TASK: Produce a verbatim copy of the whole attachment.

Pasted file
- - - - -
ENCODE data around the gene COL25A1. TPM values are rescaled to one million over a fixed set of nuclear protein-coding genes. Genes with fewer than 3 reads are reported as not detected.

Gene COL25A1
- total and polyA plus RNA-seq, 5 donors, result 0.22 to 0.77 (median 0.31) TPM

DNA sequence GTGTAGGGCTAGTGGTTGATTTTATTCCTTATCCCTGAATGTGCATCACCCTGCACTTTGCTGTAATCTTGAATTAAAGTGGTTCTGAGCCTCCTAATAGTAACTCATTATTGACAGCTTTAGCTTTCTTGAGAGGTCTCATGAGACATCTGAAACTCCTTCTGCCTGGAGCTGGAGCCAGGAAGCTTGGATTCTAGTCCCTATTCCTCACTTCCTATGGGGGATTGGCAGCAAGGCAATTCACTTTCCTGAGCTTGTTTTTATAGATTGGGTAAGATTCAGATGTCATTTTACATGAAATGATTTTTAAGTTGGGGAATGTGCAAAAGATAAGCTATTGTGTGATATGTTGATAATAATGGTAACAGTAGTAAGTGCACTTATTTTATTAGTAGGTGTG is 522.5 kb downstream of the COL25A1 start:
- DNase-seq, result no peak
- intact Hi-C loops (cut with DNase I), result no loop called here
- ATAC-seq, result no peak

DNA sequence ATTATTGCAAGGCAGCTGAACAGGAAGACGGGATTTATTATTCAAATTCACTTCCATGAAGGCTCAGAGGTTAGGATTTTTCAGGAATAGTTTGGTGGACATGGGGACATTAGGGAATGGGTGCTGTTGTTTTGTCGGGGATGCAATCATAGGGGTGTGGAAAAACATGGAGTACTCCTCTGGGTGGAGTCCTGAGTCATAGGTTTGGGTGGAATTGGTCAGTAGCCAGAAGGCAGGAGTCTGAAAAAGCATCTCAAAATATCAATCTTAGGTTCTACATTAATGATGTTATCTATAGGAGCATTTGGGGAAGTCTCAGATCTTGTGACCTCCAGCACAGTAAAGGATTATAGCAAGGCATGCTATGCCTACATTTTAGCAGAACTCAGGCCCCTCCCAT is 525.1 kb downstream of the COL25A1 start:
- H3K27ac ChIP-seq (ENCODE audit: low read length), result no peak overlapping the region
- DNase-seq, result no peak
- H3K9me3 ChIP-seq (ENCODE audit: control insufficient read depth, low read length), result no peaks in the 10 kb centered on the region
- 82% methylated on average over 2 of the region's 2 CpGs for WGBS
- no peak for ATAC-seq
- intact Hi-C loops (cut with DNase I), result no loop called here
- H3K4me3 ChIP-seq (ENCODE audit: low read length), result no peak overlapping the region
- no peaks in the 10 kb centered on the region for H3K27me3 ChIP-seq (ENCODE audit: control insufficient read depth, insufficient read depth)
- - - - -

ENCODE data around the gene COL25A1. TPM values are rescaled to one million over a fixed set of nuclear protein-coding genes. Genes with fewer than 3 reads are reported as not detected.

Gene COL25A1
- total and polyA plus RNA-seq, 5 donors, result 0.22 to 0.77 (median 0.31) TPM

DNA sequence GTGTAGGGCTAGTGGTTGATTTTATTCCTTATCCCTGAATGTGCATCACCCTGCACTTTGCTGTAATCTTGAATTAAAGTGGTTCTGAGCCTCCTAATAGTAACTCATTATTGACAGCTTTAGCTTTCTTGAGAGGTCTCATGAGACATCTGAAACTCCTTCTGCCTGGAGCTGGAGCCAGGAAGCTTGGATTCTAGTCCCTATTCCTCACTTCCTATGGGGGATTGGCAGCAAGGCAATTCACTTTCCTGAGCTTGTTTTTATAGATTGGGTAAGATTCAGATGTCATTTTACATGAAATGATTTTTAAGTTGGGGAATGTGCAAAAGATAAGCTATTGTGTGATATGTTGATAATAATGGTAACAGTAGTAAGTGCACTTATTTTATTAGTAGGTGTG is 522.5 kb downstream of the COL25A1 start:
- DNase-seq, result no peak
- intact Hi-C loops (cut with DNase I), result no loop called here
- ATAC-seq, result no peak

DNA sequence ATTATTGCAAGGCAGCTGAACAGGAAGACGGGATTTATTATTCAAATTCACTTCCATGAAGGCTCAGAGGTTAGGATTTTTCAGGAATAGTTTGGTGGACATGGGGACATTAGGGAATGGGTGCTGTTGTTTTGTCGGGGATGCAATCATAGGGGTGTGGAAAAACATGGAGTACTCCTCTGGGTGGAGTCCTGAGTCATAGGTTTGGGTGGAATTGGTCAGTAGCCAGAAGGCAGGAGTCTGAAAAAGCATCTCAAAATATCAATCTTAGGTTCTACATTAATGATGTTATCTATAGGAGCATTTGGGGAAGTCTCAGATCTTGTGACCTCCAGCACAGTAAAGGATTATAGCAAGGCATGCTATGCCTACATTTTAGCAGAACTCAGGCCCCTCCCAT is 525.1 kb downstream of the COL25A1 start:
- H3K27ac ChIP-seq (ENCODE audit: low read length), result no peak overlapping the region
- DNase-seq, result no peak
- H3K9me3 ChIP-seq (ENCODE audit: control insufficient read depth, low read length), result no peaks in the 10 kb centered on the region
- 82% methylated on average over 2 of the region's 2 CpGs for WGBS
- no peak for ATAC-seq
- intact Hi-C loops (cut with DNase I), result no loop called here
- H3K4me3 ChIP-seq (ENCODE audit: low read length), result no peak overlapping the region
- no peaks in the 10 kb centered on the region for H3K27me3 ChIP-seq (ENCODE audit: control insufficient read depth, insufficient read depth)